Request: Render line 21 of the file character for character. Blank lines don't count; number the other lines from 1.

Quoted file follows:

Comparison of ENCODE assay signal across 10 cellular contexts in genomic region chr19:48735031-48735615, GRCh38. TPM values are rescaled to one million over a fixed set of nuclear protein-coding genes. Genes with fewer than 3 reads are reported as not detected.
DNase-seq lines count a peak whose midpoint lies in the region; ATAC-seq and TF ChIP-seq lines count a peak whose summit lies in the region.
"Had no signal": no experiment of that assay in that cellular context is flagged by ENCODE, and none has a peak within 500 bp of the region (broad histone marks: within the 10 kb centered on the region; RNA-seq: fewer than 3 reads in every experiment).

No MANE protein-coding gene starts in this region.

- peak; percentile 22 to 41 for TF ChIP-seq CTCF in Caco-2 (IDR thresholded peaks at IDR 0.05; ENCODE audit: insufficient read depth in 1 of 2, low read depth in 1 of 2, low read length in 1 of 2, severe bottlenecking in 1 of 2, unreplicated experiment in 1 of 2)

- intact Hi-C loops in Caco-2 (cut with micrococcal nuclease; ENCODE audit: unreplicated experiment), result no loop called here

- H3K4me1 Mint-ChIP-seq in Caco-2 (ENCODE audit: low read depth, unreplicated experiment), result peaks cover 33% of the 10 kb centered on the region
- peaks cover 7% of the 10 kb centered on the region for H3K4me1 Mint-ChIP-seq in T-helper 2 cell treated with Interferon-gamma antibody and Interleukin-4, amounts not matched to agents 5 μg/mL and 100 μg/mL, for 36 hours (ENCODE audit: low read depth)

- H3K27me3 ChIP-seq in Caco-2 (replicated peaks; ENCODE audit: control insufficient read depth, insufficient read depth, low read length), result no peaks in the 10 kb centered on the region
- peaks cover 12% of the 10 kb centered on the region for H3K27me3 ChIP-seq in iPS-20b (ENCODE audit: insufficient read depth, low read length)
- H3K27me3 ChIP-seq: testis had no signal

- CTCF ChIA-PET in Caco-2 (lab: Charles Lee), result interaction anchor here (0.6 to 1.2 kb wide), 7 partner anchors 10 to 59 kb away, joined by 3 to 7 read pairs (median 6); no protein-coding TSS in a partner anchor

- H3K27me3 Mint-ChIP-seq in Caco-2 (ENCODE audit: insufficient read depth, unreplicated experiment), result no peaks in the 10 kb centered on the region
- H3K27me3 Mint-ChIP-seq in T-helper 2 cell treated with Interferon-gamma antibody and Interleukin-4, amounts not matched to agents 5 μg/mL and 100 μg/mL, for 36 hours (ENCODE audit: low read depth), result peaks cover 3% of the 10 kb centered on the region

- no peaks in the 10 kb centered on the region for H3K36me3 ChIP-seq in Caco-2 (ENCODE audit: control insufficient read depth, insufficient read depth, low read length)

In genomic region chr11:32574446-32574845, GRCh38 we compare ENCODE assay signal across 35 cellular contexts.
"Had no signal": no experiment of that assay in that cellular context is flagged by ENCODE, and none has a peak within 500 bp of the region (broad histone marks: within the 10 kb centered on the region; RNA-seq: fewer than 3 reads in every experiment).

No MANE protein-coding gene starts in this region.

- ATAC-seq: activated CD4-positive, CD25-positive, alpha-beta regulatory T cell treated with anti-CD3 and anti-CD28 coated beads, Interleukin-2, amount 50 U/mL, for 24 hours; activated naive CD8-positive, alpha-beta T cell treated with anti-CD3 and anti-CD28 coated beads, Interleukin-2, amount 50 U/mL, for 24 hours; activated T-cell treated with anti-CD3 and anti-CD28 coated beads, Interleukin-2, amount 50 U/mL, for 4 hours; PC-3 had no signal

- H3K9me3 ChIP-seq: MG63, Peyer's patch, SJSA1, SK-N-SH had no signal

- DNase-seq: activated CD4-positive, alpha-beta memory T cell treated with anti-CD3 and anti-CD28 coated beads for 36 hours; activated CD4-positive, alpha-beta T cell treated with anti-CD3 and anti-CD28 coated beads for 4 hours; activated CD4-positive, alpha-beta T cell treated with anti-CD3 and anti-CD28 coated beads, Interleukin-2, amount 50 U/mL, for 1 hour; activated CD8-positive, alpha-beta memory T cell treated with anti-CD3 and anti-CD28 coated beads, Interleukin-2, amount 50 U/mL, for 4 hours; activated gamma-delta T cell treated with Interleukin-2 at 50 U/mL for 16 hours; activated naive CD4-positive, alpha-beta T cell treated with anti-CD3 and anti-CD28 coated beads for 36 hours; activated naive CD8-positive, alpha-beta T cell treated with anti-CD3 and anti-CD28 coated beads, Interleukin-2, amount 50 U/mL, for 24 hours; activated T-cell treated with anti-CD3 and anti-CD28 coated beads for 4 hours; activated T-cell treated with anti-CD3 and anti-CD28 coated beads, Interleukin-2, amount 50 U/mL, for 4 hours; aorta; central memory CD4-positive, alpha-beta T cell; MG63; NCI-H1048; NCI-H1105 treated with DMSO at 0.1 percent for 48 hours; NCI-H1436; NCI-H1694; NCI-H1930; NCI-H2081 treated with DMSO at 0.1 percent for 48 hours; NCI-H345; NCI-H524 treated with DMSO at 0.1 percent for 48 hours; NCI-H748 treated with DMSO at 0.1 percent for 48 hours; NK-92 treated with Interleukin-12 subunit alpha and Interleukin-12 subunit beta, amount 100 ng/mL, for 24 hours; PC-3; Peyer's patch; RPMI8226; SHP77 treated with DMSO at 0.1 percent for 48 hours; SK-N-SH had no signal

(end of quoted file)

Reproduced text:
- DNase-seq: activated CD4-positive, alpha-beta memory T cell treated with anti-CD3 and anti-CD28 coated beads for 36 hours; activated CD4-positive, alpha-beta T cell treated with anti-CD3 and anti-CD28 coated beads for 4 hours; activated CD4-positive, alpha-beta T cell treated with anti-CD3 and anti-CD28 coated beads, Interleukin-2, amount 50 U/mL, for 1 hour; activated CD8-positive, alpha-beta memory T cell treated with anti-CD3 and anti-CD28 coated beads, Interleukin-2, amount 50 U/mL, for 4 hours; activated gamma-delta T cell treated with Interleukin-2 at 50 U/mL for 16 hours; activated naive CD4-positive, alpha-beta T cell treated with anti-CD3 and anti-CD28 coated beads for 36 hours; activated naive CD8-positive, alpha-beta T cell treated with anti-CD3 and anti-CD28 coated beads, Interleukin-2, amount 50 U/mL, for 24 hours; activated T-cell treated with anti-CD3 and anti-CD28 coated beads for 4 hours; activated T-cell treated with anti-CD3 and anti-CD28 coated beads, Interleukin-2, amount 50 U/mL, for 4 hours; aorta; central memory CD4-positive, alpha-beta T cell; MG63; NCI-H1048; NCI-H1105 treated with DMSO at 0.1 percent for 48 hours; NCI-H1436; NCI-H1694; NCI-H1930; NCI-H2081 treated with DMSO at 0.1 percent for 48 hours; NCI-H345; NCI-H524 treated with DMSO at 0.1 percent for 48 hours; NCI-H748 treated with DMSO at 0.1 percent for 48 hours; NK-92 treated with Interleukin-12 subunit alpha and Interleukin-12 subunit beta, amount 100 ng/mL, for 24 hours; PC-3; Peyer's patch; RPMI8226; SHP77 treated with DMSO at 0.1 percent for 48 hours; SK-N-SH had no signal